Every so often, movie studios will, with astounding proximity, release films on very similar topics. Some recent examples would be Mirror, Mirror and Snow White and the Huntsman, The Prestige and The Illusionist, and A Bugs Life and Antz. The most recent occurence of this focuses on the 16th president of the United States, Abraham Lincoln. This week, director Steven Spielberg's latest film, Lincoln, came into wide release in theaters. Lincoln features a power house cast including Sally Field, Tommy Lee Jones, David Strathairn, Joseph Gordon-Levitt, and Daniel Day-Lewis as “Honest Abe.”
The second movie, recently released on DVD, is titled Abraham Lincoln: Vampire Hunter. Directed by Timur Bekmambetov, most famous for the movie Wanted, Vampire Hunter is an adaptation of a novel by the same title, combining the genres of history and horror.
Weird contrast, right? Both play as completely serious films, but one is a true look at the final four months of Lincoln's presidency as the issue of slavery is tearing apart congress, while the other is about a revenge-seeking Lincoln who is unusually gifted with an axe and takes out a heck of a lot of creepy vamps.
The way my weekend panned out, I ended up watching both of these films within 24 hours of each other – super bizarre to see such different portraits of the same beloved American icon.
Vampire Hunter was much better than I expected. Some movies I simply write-off simply by their title. This would have been one of those had I not been invited to a buddy's place to watch it. As long as you're not looking for a script lifted from the pages of your high school history book, Vampire Hunter is an intense and original tale in today's vast pool of mostly lifeless vampire fiction. The action was exciting; the story was intriguing. This is a good, fun rental.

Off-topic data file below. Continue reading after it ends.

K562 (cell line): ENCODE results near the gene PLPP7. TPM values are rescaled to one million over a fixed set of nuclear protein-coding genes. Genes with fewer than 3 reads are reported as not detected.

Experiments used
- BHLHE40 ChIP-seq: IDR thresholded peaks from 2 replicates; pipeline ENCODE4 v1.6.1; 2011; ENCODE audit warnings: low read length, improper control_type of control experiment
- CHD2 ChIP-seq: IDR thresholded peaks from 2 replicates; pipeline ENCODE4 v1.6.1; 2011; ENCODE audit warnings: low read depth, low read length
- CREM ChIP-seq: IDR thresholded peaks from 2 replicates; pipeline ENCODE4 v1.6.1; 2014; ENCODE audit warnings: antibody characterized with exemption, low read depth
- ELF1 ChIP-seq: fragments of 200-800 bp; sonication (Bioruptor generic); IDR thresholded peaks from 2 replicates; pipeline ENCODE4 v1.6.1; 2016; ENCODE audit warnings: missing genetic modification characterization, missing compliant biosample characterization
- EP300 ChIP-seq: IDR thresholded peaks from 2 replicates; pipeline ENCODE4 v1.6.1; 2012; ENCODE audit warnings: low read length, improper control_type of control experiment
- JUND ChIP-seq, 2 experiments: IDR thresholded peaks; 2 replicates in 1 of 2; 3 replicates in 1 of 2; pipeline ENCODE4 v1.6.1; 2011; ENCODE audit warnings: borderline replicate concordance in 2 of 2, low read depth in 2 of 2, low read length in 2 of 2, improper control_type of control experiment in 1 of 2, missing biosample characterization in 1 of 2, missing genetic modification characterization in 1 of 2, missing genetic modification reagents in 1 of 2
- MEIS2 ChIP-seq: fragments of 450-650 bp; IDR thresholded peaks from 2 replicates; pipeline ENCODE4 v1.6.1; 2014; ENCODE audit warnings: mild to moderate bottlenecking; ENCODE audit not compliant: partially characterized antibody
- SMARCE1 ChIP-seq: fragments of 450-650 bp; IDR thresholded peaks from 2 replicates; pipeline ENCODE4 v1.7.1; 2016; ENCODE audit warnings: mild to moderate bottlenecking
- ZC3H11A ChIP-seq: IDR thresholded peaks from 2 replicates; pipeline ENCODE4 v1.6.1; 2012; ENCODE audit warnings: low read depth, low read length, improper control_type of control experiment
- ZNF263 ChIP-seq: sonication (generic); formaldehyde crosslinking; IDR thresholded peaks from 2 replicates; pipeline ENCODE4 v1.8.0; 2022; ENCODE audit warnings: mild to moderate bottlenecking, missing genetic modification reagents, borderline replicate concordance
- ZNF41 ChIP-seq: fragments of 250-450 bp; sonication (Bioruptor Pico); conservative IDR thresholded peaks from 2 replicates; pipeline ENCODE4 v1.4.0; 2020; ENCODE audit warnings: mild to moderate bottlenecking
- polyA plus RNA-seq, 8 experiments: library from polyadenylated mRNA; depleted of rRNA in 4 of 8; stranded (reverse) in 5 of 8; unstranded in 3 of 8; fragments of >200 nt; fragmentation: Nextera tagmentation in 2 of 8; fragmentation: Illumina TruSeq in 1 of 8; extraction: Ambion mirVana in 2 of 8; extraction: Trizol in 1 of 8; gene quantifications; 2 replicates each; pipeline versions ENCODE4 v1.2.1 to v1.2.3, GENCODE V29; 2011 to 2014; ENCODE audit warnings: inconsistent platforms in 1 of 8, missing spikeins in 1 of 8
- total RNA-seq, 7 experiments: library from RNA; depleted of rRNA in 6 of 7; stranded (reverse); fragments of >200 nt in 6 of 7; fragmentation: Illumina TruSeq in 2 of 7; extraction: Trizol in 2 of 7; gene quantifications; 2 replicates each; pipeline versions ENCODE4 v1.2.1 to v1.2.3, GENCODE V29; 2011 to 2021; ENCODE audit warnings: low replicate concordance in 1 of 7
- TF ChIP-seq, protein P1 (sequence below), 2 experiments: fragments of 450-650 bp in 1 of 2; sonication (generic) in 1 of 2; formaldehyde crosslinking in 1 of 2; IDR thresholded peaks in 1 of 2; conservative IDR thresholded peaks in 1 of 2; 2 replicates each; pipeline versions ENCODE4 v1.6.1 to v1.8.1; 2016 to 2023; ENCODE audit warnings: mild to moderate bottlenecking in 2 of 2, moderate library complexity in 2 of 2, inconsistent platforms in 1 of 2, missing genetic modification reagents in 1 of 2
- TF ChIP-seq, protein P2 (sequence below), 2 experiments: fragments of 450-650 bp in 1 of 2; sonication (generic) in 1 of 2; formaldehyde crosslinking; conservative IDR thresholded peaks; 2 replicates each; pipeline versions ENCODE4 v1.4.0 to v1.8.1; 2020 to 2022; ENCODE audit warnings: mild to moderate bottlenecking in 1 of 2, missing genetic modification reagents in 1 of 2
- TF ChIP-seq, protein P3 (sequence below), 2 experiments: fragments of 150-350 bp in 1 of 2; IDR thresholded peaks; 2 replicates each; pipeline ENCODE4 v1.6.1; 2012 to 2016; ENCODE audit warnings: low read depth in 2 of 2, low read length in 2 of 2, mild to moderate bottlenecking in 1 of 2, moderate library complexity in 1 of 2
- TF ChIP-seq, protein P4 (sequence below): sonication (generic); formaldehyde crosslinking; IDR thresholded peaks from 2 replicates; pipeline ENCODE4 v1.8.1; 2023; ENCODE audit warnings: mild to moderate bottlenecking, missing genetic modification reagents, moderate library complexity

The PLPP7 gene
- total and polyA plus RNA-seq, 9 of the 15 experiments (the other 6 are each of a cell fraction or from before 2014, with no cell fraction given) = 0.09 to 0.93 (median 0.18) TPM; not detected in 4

On the other side of the coin is Lincoln, easily one of my top 5 most anticipated movies of the year.
When Spielberg tackles historic narrative, great things happen (see also Saving Private Ryan and Schindler's List). Adding to the attraction was the film's leading man, award-magnet Daniel Day-Lewis. Once I heard he had the role, I could not imagine an actor better suited for that challenge. He said in an interview with Yahoo! Movies that he avoided the gig for a long time, feeling the weight of its expectations. The end result is a sprawling epic of a movie, though it may not be what you'd think. It is very much a character study, not a war picture. Spielberg assumes you know the historical side of things, dropping you right into the final months of the civil war. The film focuses on Lincoln's battle to both end the war and end slavery, two thing that appeared nigh impossible to abolish simultaneously. Though it runs for a lengthy two and a half hours, Lincoln is well paced, despite being almost entirely filled with various scenes of dialogue and debate. This does, however, turn this movie into an actor's film.
Spielberg delivers an accurate, honest and emotional window into the struggle of a humble, respected political giant to maintain his dignity and personal life while balancing the fate of a nation on his shoulders.
I believe we will see Lincoln nominated for plenty of Oscars; it will almost certainly be nominated for Best Picture, Director, Actor, Supporting Actor (Jones) and a variety of technical nods. I personally would guess Sally Field will get a nomination for Supporting Actress. The real show-stealer, appropriately enough, is Day-Lewis. While not my favorite actor, I can confidently say that he may be the best actor working today. His ability to completely transform into a role is jaw-dropping, and Abe Lincoln is a prime example of that. He is barely recognizable as an English-Irish low-profile actor as all the audience sees for 2.5 hours is the jovial, story-telling president who united a nation in its darkest hour to date.
I can definitely recommend this film as one to go to the theaters and enjoy. You will not find much better filmmaking out there today; a truly moving piece of American history.